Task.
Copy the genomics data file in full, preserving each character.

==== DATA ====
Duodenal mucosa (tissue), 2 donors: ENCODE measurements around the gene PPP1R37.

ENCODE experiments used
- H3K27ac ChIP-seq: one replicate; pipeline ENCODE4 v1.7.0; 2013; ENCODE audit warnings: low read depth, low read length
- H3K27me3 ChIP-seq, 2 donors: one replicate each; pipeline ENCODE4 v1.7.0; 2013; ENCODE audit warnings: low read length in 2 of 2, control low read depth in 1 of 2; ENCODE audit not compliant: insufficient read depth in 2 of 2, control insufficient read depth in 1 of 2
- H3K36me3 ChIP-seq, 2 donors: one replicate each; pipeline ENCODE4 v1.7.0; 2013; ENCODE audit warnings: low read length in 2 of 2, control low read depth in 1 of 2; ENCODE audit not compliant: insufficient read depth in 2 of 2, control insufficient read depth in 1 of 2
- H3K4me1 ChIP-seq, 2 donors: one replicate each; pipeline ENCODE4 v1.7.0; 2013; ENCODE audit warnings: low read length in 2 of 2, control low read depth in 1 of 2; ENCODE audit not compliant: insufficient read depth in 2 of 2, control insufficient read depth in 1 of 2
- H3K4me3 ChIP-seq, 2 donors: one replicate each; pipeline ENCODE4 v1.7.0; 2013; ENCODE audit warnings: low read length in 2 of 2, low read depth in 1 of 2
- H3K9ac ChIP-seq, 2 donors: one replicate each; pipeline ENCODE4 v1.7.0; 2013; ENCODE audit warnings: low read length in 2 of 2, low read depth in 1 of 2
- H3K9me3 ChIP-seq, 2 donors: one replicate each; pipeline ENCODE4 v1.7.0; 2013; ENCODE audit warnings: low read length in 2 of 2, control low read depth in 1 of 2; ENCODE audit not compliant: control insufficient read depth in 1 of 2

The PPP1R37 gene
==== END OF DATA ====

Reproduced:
Duodenal mucosa (tissue), 2 donors: ENCODE measurements around the gene PPP1R37.

ENCODE experiments used
- H3K27ac ChIP-seq: one replicate; pipeline ENCODE4 v1.7.0; 2013; ENCODE audit warnings: low read depth, low read length
- H3K27me3 ChIP-seq, 2 donors: one replicate each; pipeline ENCODE4 v1.7.0; 2013; ENCODE audit warnings: low read length in 2 of 2, control low read depth in 1 of 2; ENCODE audit not compliant: insufficient read depth in 2 of 2, control insufficient read depth in 1 of 2
- H3K36me3 ChIP-seq, 2 donors: one replicate each; pipeline ENCODE4 v1.7.0; 2013; ENCODE audit warnings: low read length in 2 of 2, control low read depth in 1 of 2; ENCODE audit not compliant: insufficient read depth in 2 of 2, control insufficient read depth in 1 of 2
- H3K4me1 ChIP-seq, 2 donors: one replicate each; pipeline ENCODE4 v1.7.0; 2013; ENCODE audit warnings: low read length in 2 of 2, control low read depth in 1 of 2; ENCODE audit not compliant: insufficient read depth in 2 of 2, control insufficient read depth in 1 of 2
- H3K4me3 ChIP-seq, 2 donors: one replicate each; pipeline ENCODE4 v1.7.0; 2013; ENCODE audit warnings: low read length in 2 of 2, low read depth in 1 of 2
- H3K9ac ChIP-seq, 2 donors: one replicate each; pipeline ENCODE4 v1.7.0; 2013; ENCODE audit warnings: low read length in 2 of 2, low read depth in 1 of 2
- H3K9me3 ChIP-seq, 2 donors: one replicate each; pipeline ENCODE4 v1.7.0; 2013; ENCODE audit warnings: low read length in 2 of 2, control low read depth in 1 of 2; ENCODE audit not compliant: control insufficient read depth in 1 of 2

The PPP1R37 gene